Total economic, military and spiritual mobilization could not stave off defeat however, and slowly, under occupation, and then rapidly with its reasserted independence, Japan enjoyed a decades-long resurgence as global industrial and economic powerhouse until the crisis of the 1990s. The cultural patterns over this century long trajectory is one of a continuous oscillation between models of pronounced Westernization and traditionalist autarky. Between the two alternatives, attempts were frequently made to mediate a conciliatory third way which would combine the best of both worlds (wakon yōsai:(和魂洋才): "Japanese spirit and Western techniques".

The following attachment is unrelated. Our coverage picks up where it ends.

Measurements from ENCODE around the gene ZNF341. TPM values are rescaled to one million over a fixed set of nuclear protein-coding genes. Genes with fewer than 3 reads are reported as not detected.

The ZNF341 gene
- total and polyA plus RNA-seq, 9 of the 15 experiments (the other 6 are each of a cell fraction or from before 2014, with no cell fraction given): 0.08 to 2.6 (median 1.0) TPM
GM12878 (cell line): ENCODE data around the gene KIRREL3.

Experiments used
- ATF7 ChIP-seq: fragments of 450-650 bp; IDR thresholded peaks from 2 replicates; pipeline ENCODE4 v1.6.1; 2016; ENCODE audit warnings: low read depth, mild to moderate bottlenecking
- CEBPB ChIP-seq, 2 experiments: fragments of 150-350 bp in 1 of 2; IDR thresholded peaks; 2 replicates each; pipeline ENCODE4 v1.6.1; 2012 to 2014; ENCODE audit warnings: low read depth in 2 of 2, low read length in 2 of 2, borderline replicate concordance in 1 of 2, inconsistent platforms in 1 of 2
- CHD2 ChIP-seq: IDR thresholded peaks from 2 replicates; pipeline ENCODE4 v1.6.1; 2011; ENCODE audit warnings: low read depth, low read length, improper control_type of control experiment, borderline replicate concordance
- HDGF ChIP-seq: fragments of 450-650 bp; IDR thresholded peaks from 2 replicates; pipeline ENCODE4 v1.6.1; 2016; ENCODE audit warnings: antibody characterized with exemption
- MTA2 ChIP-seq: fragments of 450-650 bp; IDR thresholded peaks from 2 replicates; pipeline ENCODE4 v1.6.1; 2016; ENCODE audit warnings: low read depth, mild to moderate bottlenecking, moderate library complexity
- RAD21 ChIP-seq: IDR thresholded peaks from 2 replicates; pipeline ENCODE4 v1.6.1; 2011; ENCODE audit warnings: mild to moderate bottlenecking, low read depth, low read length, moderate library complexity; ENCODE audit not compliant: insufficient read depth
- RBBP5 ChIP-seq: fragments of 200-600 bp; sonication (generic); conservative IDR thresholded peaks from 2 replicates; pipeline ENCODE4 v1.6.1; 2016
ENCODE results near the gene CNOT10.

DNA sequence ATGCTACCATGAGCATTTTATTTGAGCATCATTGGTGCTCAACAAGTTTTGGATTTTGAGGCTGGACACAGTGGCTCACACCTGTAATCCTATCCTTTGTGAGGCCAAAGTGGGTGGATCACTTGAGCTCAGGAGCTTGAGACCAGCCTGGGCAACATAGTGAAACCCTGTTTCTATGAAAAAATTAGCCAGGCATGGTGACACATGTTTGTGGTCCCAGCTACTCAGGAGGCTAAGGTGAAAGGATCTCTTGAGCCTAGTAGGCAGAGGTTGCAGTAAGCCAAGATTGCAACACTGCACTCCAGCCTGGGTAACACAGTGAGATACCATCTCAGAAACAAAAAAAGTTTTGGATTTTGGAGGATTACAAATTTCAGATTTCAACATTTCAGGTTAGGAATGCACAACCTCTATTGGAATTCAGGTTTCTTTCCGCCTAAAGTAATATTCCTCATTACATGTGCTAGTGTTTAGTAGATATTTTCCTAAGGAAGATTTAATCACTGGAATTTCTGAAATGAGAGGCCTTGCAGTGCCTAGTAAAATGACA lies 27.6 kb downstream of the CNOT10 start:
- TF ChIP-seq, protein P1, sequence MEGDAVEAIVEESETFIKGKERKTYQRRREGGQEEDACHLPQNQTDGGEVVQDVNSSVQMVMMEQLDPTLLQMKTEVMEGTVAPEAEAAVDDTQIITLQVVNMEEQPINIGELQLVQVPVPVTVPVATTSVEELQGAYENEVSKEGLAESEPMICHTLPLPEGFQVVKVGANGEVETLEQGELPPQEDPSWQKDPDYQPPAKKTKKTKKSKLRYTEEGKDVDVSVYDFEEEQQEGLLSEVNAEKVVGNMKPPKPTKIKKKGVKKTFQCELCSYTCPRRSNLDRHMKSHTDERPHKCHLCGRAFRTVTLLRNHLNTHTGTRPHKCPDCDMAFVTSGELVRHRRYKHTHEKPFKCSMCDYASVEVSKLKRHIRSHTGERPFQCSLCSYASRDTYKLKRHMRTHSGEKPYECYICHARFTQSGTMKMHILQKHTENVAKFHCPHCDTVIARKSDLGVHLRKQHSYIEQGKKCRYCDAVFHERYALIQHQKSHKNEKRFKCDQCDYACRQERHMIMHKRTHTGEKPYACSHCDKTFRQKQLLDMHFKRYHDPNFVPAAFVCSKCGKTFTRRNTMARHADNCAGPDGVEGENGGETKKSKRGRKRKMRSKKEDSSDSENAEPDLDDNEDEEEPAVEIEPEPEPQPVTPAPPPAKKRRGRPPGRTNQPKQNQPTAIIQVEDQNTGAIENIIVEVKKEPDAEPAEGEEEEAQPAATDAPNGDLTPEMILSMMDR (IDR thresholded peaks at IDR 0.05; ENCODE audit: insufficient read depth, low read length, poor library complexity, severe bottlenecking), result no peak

The frequency of these chronic transitional upheavals engendered a remarkable intensity of debate about national directions and identity (kokuminsei: 國民性/minzokusei:民族性), , whose complexity over time renders a synthetic judgment or bird's-eye view of the literature in question rather difficult. A major controversy surrounds the question regarding the affiliation of the post-war nihonjinron theories with the prewar conceptualization of Japanese cultural uniqueness. To what degree, that is, are these meditations under democracy on Japanese uniqueness innocent reflections of a popular search for identity, and in what measure, if any, do they pick up from the instrumental ideology of Japaneseness developed by government and nationalists in the prewar period to harness the energies of the nation towards industrialization and global imperium?